The reported amount is what states and territories transfered to the Commonwealth in the given year.

In 2018, states and territories paid $x.x million towards the DNER loan costs for state-subsidised students.

For more detail, refer to Government funding of VET 2018: data tables.

Funding activities and distributions (excluding loan values)

Funding activities provide information on how VET funds are spent within a jurisdiction, regardless of funding source.

Funding is spent directly on VET delivery and student assistance for equipment, travel and other costs, and indirectly on initiatives in support of the VET system, such as VET governance, capital growth and incentives to industry to support workforce training and apprenticeship employment.

In 2018, compared with 2017, total spending on:

  • direct VET delivery decreased by $x.x million (X.x%) to $x.x million
  • employer assistance decreased by $x.x million (X.x%) to $x.x million
  • student assistance decreased by $x.x million (X.x%) to $x.x million
  • capital investment decreased by $x.x million (X.x%) to $x.x million
  • system administration and governance decreased by $x.x million (X.x%) to $x.x million.
Figure 4   VET funding activities ($ million) - 2018
 
Table 4   VET funding activities ($ million)
  • Notes:Employer assistance includes incentive payments to employers for employing an apprentice or reskilling their workforce.
  • Student assistance includes funding for student equipment, travel and other costs, completion incentives and general support services.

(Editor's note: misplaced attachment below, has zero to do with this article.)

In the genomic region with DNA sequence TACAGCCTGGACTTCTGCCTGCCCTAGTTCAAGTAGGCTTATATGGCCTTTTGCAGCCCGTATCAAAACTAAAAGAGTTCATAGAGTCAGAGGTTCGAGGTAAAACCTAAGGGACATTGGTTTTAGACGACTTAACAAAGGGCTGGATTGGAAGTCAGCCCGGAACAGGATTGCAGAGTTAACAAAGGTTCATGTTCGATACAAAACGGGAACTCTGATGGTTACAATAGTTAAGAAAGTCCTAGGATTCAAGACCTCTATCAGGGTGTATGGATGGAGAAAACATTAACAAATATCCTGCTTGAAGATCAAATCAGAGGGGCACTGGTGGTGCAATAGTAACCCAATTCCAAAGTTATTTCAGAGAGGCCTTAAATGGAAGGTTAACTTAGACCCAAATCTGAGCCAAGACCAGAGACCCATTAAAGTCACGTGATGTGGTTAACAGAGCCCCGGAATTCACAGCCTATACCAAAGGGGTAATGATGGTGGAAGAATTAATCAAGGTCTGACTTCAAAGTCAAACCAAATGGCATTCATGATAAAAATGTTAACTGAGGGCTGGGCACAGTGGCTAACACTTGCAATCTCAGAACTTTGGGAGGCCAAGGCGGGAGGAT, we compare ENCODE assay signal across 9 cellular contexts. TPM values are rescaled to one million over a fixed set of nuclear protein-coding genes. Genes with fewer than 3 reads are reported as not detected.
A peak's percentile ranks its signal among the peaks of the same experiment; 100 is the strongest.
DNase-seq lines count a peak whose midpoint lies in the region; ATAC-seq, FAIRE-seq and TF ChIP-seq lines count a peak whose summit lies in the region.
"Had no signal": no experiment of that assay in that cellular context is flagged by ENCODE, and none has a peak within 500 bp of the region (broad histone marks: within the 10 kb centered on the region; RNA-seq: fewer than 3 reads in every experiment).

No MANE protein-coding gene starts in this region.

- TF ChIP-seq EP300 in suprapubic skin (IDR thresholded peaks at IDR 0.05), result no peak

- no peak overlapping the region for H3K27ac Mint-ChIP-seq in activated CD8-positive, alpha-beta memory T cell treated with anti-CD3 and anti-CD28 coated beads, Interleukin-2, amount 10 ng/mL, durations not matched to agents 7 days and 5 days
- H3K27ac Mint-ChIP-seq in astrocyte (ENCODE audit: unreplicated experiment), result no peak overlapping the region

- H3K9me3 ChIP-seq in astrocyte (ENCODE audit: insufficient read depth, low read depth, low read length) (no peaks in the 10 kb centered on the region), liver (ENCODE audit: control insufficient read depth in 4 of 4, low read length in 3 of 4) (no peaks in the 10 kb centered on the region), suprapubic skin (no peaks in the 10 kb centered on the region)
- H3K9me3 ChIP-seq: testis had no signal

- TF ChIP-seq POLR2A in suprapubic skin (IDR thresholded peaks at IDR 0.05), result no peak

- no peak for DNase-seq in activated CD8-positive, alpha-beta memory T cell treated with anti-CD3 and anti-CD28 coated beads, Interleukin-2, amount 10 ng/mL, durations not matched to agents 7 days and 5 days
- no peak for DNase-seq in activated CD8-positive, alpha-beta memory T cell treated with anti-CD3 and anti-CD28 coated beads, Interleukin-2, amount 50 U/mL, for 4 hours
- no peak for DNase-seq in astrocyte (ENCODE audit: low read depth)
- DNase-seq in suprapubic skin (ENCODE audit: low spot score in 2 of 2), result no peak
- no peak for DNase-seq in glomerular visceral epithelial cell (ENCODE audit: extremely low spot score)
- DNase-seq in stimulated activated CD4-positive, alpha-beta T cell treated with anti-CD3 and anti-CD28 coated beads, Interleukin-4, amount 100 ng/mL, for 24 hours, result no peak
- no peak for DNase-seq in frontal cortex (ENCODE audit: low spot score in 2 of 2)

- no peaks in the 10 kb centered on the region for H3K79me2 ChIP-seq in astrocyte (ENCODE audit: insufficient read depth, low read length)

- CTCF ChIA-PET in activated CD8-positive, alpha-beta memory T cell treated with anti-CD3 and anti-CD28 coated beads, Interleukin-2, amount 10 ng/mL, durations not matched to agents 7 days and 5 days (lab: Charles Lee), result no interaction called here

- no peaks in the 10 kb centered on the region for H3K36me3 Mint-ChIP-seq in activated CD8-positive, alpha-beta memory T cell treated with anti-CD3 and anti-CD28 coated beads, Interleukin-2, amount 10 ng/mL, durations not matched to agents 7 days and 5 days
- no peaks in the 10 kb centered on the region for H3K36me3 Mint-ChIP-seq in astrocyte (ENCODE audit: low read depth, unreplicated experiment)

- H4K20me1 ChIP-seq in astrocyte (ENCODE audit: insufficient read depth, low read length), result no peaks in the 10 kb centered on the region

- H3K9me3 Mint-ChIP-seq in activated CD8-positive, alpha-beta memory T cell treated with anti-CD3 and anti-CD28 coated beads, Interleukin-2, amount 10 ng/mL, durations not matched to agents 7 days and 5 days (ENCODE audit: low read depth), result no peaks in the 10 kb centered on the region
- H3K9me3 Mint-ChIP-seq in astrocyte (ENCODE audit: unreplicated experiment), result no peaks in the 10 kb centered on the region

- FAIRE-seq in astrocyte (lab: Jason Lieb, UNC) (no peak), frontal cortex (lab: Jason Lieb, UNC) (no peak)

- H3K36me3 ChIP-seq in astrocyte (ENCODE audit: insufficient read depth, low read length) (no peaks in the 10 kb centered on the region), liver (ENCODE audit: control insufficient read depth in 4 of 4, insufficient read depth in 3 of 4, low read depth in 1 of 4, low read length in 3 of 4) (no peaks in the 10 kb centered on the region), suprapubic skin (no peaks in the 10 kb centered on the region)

• System administration and governance is net of revenue collected by authorities on fees for services provided, registration charges and sale of materials.
VET funding distributions

Funding distributions report on VET funding amounts allocated by training characteristics, including apprenticeship status, provider type, level of education and training package qualifications. Training characteristics only apply to particular funding activities, for example provider type is relevant only for VET delivery and capital funding. For more information refer to the explanatory notes.

Reported amounts are dependent on how the jurisdiction has spent funds within the funding activity. For example VET delivery funding ($x.x billion in 2018; refer to table 4) comprises a number of funding streams, several of which may be difficult to report by the required training characteristics, but remain a direct or indirect cost to the training outcome. These amounts are reported as funding not attributable by reporting category.